It is a fitting conclusion to a qualification campaign that brings a brilliant sixth qualification, as all the finest traits of this admirable and spirited side came together to offer the most complete performance of this campaign.
That deserves huge credit, and offers huge proof for Martin O’Neill’s persistent reassurance that he was building something with this team, that there was always something bubbling away.
If a supreme competitiveness and sense of fight beyond other international sides — like Bosnia-Herzegovina — has so often kept Ireland in this campaign when they sometimes looked like they might struggle, they here added a cohesion, a collective intensity and also a finesse that basically beat the Bosnians before the game even got going.
Ireland won this tie because they kept their heads, thereby ensuring that Bosnia lost it because they lost theirs.
They got right under the skins of Mehmed Bazdarevic’s team to eventually overwhelm them.
No-one displays this more than the match-winner and by far the player of the campaign Jon Walters.
He doesn’t just fit in with the physicality but sets it, leading from the front to allow the rest of the team to do so much else behind him.
As early as the 19th minute, Walters showed what Ireland had been missing in his absence in the first leg, as he took down a Darren Randolph punt.
The ball didn’t just stick to him, his footwork expertly transformed that long ball into an attack, and that was the first sign that this was to be a night when everything fitted together for Ireland.
All night, Bosnia struggled with his strength and bustle.
It was a similar force of will from Daryl Murphy that brought the otherwise fortuitous penalty, but Walters showed the focus that maximised that luck, as well as the finesse he doesn’t always get the credit for.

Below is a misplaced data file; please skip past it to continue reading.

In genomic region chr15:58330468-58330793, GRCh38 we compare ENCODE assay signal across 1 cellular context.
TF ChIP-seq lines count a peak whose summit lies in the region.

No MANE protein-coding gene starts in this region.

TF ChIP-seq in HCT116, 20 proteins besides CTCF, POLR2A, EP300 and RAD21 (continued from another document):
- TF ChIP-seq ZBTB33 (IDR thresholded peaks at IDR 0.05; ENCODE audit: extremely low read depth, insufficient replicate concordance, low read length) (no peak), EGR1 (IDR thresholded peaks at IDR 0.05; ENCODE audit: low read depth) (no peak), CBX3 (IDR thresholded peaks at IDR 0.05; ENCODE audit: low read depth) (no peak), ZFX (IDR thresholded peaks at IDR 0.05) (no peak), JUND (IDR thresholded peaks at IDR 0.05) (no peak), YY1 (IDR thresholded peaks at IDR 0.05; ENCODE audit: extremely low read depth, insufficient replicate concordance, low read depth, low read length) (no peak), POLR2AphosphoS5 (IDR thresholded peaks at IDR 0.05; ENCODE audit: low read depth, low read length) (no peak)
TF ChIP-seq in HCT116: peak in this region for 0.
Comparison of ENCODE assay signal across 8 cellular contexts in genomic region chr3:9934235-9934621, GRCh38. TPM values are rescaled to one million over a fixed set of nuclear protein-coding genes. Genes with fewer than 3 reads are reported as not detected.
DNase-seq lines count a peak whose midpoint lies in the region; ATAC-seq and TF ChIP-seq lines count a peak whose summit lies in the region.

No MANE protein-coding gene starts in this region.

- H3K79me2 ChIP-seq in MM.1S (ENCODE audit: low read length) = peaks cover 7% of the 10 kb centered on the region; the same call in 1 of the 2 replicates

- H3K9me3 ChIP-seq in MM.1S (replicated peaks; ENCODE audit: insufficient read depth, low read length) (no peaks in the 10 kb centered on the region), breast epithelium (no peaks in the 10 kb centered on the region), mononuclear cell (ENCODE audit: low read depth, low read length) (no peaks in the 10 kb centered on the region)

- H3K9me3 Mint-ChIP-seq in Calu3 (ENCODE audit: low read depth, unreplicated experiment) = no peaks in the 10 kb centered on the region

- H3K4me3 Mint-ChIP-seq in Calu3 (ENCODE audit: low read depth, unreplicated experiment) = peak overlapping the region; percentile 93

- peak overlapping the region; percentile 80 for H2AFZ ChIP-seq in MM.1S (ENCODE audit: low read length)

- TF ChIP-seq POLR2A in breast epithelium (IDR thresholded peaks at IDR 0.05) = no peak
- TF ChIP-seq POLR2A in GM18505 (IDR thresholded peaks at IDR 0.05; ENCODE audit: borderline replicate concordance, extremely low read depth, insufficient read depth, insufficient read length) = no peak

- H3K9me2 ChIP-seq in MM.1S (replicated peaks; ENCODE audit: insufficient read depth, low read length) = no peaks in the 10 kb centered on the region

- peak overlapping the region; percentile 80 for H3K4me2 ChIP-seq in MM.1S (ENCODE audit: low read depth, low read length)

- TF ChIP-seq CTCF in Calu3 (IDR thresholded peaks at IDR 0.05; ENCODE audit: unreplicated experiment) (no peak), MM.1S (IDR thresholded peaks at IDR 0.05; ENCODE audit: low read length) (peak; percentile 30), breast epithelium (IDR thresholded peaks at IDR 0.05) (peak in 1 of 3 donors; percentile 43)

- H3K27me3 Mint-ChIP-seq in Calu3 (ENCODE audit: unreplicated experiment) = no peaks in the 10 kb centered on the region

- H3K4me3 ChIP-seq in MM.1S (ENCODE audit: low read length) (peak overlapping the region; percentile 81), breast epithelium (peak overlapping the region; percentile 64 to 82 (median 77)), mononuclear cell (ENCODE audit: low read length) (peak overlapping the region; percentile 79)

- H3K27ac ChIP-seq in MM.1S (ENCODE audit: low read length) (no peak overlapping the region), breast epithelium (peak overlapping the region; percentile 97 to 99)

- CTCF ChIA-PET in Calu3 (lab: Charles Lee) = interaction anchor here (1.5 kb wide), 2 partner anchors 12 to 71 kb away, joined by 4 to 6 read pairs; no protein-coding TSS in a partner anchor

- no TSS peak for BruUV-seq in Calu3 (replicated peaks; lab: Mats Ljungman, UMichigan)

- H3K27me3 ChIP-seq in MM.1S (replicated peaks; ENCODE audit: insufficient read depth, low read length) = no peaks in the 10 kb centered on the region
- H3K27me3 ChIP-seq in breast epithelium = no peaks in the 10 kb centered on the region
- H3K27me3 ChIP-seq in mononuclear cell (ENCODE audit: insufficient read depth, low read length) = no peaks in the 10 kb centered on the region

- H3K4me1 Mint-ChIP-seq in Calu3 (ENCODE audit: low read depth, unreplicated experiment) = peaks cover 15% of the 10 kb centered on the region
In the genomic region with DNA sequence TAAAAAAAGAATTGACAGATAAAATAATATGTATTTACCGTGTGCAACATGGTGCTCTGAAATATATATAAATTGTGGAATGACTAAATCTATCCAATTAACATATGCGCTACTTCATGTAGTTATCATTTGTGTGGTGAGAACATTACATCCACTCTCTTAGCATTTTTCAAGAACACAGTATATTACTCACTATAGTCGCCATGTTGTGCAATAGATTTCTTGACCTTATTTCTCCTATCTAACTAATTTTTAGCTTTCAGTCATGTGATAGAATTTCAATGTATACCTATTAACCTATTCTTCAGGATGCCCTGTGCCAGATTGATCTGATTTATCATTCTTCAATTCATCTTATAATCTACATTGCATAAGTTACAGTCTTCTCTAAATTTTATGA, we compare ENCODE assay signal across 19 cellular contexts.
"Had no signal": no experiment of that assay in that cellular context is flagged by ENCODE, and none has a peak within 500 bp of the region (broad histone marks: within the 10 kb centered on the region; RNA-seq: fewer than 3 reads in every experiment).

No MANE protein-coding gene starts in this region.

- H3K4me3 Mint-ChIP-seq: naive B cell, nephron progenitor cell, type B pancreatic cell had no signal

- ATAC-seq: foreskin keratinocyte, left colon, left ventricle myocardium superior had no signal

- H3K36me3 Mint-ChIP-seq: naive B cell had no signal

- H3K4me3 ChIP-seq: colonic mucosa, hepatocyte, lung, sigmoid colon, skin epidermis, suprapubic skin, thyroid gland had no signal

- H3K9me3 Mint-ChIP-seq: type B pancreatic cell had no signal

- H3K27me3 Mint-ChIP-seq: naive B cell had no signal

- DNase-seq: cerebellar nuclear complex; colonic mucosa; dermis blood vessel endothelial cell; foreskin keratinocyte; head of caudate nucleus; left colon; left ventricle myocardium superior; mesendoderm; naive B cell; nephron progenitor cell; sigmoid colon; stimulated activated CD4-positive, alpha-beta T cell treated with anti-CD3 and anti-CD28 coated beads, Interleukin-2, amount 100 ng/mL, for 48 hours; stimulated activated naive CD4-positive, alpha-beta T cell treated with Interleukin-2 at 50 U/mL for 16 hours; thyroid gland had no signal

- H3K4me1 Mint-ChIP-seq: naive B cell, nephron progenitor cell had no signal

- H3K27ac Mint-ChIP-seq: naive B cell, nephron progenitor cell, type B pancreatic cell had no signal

Up against a goalkeeper who would have known him well in former Stoke City team-mate Asmir Begovic, Walters outwitted the current Chelsea number one by rolling the ball into the corner.
The winning goal was then the crowning glory, the moment at which it all came together, displaying everything this team has done so well.
First, Walters held off the manic Emir Spahic to win a free-kick. Then, Robbie Brady finally offered the sort of fine set-piece we know he should do more often, that are so often productive when they come.
Finally, Walters stood up and provided a mix of power and precision to beat Begovic for a final, decisive time.
It wasn’t all about the Stoke striker though. He just led the line and led by example, but it is significant that so many other Irish players offered some of their best performances when it mattered most.
Glenn Whelan was excellent and so often broke up Bosnian possession rather than offering it to them in the first leg. Impressive character to stand up like that.
Alongside him, McCarthy offered another display that indicated his performance against Germany may be a sign of things to come, of a more assured player.
He so often got in amongst the Bosnian midfield, with a magnificent sliding tackle in the 67th minute crucially ending what could have been a killer counter-attack.
That may well have been the key moment of the game. Rather than potentially concede, Ireland went and scored the second.
Of course, at this point, no-one should second-guess that Irish defence.
They have been the foundation of this qualification as much as Walters has been the finishing touch.
Despite so many different backlines, which were so often patched together, and rarely saw a regular four play together, Ireland only conceded more than one goal in a game once, away to Poland.
That match saw Robert Lewandowski score the winner but, in a wider context, that is absolutely no shame and it was probably inevitable that at least one of the best attackers in the world as going to get one or two given the galaxy of stars we came up against. Ireland had already frustrated Lewandowski in Dublin, and did the same to Thomas Muller and now Edin Dzeko again.
There was no frustration for Ireland. There was only a team that came to fruition.